MPs fail to turn up for consultations on Public Procurement Bill

03 Nov 2013 13:40pm
WINDHOEK, 03 NOV (NAMPA) – A large number of Members of Parliament (MPs) failed to turn up for consultations on the Public Procurement Bill on Friday, leaving those MPs who were present frustrated.
The Bill was withdrawn from parliament about two weeks ago, and was put up for debate in order to provide further clarity on issues which were raised during workshops and in parliament.
Prime Minister Hage Geingob withdrew the bill when Finance Minister Saara Kugongelwa-Amadhila was out of the country on official duties.
On Friday, only 10 parliamentarians, including Kungongelwa-Amadhila, turned up to discuss the bill.
Other MPs who were present included the Speaker of the National Assembly (NA) Theo-Ben Gurirab, Minister of Defence Nahas Angula, Minister of Information and Communication Technology Joel Kaapanda and his deputy Stanley Simaata, Deputy Minister of Youth, National Service, Sports and Culture Pohamba Shifeta, Kazenambo Kazenambo, Moses Amweelo and Billy Mwaningange.
After waiting for almost an hour hoping that more MPs show up, Simaata said it was not worthwhile to continue with the intended presentations on the bill.
“The majority who are not here are the majority who, when the bill comes back to the chamber, will be raising some of these fundamental issues. Thus, the way I see it, it is better to reconvene this meeting,” he suggested.
On his part, Gurirab said the way the bill was being handled was not appropriate, adding that he was outside the country when he learned that the bill was withdrawn.
He said MPs were notified about the meeting by the Finance Minister and yet the room was empty, before stating that when parliament resumes for business next Tuesday, an appropriate date for the meeting could be set once again.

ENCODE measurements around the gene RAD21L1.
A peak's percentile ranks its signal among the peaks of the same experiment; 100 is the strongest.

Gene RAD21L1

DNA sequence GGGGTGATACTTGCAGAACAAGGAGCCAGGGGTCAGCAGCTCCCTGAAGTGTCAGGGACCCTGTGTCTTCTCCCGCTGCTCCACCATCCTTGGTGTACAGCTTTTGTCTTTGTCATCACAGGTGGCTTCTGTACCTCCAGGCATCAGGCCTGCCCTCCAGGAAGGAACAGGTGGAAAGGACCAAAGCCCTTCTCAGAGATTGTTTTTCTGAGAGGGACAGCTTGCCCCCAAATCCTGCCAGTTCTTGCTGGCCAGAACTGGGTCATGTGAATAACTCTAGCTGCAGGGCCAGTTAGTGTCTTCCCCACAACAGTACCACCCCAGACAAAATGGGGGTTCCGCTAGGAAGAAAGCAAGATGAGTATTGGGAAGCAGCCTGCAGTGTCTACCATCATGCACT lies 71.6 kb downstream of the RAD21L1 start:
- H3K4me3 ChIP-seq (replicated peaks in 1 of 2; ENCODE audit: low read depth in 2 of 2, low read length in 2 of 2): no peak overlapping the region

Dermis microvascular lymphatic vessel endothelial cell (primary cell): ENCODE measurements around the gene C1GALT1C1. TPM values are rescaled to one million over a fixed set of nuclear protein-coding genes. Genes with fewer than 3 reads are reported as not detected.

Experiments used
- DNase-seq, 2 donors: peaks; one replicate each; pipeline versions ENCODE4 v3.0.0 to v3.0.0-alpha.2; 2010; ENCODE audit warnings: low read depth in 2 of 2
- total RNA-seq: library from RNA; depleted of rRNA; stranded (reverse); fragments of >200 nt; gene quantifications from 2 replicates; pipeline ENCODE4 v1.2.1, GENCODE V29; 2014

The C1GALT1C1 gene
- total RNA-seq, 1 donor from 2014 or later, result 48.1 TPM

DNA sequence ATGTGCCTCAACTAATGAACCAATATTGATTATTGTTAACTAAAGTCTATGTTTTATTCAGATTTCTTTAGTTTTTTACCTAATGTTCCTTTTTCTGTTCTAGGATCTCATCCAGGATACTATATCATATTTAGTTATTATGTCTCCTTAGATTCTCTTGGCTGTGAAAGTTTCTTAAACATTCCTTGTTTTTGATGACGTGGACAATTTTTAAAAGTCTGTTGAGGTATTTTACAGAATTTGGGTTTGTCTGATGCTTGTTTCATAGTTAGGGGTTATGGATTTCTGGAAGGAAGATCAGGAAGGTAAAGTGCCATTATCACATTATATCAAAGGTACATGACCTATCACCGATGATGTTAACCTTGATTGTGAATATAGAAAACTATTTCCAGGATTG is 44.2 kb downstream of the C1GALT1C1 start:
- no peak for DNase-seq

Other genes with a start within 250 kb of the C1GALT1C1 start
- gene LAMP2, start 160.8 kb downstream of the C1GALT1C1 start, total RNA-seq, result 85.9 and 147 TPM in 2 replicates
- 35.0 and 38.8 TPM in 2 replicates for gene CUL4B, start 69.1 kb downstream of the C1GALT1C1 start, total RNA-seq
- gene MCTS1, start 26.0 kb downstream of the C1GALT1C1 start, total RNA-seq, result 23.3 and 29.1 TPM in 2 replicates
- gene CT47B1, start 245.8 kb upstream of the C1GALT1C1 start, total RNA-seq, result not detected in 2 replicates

Defence Minister Angula said MPs were asked to give written submissions, stating that such options give possibilities for people to enrich the bill.
Angula said his experience with some of these matters is that perhaps somebody is putting a veto on the bill.
“If people do not turn up and they go and make noise on the floor of parliament, it might be a story that perhaps the thing is not welcome,”Angula said.
Kazenambo shared the same sentiments as Simaata, suggesting that the bill be thrown back to the Speaker of the NA in order for him to speak to various chief whips of political parties.
“It should then become mandatory that various political parties talk to their members of parliament to attach the seriousness that it deserves to this matter, and calling a dedicated day to address this issues to get it off the table,” Kazenambo proposed.
He added that perhaps next week, the Speaker should speak to parliament that there is a bill - a document of national interest - which other people are spending 24 hours working on.
“Yet, MPs are making noise on it and when given opportunities and platforms, they do not turn up,” said Kazenambo.
Gurirab then adjourned the sitting, saying together with the Finance Minister, they will contact the Prime Minister´s Office on the way forward and set a date when this important piece of legislature will be discussed further.